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The FDA has officially declared a shortage of Adderall

In this Aug. 2, 2018, file photo, the U.S. Food and Drug Administration (FDA) building is visible behind FDA logos at a bus stop on the agency's campus in Silver Spring, Md.
Jacquelyn Martin
/
AP
In this Aug. 2, 2018, file photo, the U.S. Food and Drug Administration (FDA) building is visible behind FDA logos at a bus stop on the agency's campus in Silver Spring, Md.

The FDA has confirmed the nation is experiencing a shortage of Adderall after many pharmacies around the country have been unable to fill prescriptions and keep up with demand.

The drug, which is also known as mixed amphetamine salts, is used to treat attention-deficit/hyperactivity disorder (ADHD) and narcolepsy.

"We will continue to monitor supply and assist manufacturers with anything needed to resolve the shortage and will update our website with new supply information as it becomes available," the FDA said.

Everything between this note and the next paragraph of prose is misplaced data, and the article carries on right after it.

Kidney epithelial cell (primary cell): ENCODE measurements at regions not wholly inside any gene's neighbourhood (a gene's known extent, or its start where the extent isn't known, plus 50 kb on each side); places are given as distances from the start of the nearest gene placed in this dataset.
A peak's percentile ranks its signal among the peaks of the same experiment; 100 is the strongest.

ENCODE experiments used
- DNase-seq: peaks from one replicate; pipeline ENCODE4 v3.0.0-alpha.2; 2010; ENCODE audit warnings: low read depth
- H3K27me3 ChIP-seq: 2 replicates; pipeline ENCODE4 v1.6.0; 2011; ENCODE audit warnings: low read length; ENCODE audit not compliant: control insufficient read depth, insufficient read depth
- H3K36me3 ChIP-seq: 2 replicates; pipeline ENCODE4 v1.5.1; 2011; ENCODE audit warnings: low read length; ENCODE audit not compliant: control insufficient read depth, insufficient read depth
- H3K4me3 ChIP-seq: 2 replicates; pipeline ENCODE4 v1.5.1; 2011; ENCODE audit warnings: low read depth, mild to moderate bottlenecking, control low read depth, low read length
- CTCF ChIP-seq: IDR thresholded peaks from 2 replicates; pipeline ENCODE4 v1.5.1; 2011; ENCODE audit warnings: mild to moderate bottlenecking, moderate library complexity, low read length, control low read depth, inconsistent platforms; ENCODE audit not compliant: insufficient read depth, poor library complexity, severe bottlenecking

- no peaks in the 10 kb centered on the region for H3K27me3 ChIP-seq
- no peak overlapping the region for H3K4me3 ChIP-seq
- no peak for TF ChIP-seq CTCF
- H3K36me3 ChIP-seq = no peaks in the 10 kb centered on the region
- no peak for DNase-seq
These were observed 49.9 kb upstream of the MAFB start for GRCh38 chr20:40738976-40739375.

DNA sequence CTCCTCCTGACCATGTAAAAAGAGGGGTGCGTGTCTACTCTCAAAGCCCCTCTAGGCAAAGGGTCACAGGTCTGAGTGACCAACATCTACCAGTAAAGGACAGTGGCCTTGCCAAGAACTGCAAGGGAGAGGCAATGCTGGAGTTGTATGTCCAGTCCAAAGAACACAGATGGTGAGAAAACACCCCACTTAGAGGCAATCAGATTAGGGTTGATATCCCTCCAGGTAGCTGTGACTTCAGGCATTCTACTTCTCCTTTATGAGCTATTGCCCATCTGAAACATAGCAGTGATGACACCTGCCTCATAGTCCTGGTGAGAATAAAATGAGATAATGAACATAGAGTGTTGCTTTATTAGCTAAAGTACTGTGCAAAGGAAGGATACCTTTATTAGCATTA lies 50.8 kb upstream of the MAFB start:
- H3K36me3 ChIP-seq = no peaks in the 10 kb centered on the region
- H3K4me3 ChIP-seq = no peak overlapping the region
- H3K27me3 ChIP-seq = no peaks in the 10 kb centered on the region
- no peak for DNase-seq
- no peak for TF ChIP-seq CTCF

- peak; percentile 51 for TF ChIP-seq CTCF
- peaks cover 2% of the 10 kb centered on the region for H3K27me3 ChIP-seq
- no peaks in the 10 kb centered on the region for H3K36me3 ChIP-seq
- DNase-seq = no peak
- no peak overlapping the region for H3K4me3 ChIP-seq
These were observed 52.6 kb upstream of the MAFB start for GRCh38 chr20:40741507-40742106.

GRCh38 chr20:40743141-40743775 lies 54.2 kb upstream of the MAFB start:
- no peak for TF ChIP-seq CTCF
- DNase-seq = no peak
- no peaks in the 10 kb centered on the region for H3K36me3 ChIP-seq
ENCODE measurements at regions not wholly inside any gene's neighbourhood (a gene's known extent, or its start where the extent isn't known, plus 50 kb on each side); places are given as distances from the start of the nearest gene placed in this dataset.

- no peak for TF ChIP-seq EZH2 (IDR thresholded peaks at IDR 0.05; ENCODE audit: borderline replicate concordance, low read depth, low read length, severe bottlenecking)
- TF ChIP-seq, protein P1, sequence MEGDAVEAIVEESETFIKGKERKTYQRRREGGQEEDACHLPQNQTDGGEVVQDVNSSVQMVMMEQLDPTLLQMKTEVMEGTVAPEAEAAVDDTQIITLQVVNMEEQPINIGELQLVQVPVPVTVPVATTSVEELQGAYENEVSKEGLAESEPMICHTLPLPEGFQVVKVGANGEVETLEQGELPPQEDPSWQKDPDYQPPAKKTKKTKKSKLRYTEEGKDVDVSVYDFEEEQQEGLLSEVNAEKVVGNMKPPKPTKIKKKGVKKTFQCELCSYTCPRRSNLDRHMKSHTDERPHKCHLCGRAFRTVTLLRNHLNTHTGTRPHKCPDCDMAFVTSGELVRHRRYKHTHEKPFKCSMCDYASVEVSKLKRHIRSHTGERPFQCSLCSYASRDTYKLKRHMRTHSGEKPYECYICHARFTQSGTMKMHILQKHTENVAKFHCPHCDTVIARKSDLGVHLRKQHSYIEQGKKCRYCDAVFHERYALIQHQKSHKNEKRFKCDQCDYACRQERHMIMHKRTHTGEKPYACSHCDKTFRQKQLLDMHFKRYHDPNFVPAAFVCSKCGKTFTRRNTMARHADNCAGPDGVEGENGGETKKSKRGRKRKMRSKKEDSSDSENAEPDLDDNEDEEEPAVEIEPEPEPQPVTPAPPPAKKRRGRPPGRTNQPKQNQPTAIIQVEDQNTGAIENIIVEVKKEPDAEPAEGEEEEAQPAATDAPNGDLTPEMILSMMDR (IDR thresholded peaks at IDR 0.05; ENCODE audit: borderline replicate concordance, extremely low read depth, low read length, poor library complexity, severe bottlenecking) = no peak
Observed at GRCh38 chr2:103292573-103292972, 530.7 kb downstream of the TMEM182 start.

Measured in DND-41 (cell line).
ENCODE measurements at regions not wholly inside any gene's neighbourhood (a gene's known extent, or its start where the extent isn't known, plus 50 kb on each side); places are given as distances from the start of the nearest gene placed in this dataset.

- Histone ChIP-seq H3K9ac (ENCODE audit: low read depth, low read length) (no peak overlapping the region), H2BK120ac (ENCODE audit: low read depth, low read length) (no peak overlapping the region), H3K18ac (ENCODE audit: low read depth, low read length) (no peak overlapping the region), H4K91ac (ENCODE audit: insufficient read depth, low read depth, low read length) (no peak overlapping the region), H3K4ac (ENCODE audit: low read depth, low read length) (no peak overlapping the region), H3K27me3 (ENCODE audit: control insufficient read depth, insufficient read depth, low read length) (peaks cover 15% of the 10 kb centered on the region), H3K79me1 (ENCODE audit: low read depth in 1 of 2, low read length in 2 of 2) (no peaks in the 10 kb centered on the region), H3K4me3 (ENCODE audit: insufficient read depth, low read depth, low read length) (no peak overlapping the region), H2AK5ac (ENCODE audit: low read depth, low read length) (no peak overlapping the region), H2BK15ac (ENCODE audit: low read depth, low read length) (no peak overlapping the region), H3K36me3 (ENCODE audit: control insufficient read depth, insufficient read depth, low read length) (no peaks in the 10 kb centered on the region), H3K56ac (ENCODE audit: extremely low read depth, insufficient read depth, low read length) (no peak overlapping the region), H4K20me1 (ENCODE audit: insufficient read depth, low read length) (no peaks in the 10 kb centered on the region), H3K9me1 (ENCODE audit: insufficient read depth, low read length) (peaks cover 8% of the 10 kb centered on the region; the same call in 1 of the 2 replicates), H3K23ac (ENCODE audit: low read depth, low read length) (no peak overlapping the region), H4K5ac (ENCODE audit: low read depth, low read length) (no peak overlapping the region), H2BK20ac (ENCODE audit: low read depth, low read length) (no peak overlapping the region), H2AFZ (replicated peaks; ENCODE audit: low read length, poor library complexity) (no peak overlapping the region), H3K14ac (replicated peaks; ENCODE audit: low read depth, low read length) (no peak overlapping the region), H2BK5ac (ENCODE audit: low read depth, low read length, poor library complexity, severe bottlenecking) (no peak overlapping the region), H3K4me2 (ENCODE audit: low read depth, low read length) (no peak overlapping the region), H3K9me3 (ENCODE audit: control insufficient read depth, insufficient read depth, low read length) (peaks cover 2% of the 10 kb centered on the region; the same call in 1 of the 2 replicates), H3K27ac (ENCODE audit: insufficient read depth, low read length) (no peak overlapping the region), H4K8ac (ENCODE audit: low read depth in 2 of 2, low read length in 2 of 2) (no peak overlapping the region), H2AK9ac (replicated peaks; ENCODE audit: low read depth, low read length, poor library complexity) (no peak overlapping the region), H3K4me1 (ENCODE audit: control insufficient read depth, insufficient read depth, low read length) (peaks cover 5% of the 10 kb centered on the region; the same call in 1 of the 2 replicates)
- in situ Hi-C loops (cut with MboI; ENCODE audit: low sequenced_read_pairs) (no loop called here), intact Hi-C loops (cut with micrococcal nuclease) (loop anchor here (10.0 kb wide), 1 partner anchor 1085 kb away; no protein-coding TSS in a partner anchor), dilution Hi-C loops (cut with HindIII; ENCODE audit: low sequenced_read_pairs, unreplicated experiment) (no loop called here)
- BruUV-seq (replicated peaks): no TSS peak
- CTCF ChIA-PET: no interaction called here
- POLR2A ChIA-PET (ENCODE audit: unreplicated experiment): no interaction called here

Expected recovery times for manufacturers' supplies of the prescription vary. Teva Pharmaceuticals, which sells the most Adderall in the U.S., has a 10 mg dosage of Adderall that is expected to rebound in October. But many of its generic brand offerings aren't expected to recover until March 2023.

Manufacturer SpecGX's higher doses won't recoup until January 2023, while Rhodes Pharmaceuticals has a shortage of an active ingredient.

Bloomberg health reporter Ike Swetlitz told NPR last month the shortages began due to a labor shortage at Teva, causing production delays that began showing up at other companies. Additionally, an increase in ADHD diagnoses has been driving up demand for Adderall in recent years.

"So some people are just going without," he said. "You know, they're not doing as well at their jobs. They're not really able to keep up as much in professional and personal relationships. Some people I've talked to are trying to compensate with other sort of stimulants, drinking a lot of coffee, energy drinks – people I've talked to who have thought about going to the black market."

Copyright 2022 NPR. To see more, visit https://www.npr.org.

Ayana Archie
[Copyright 2024 NPR]

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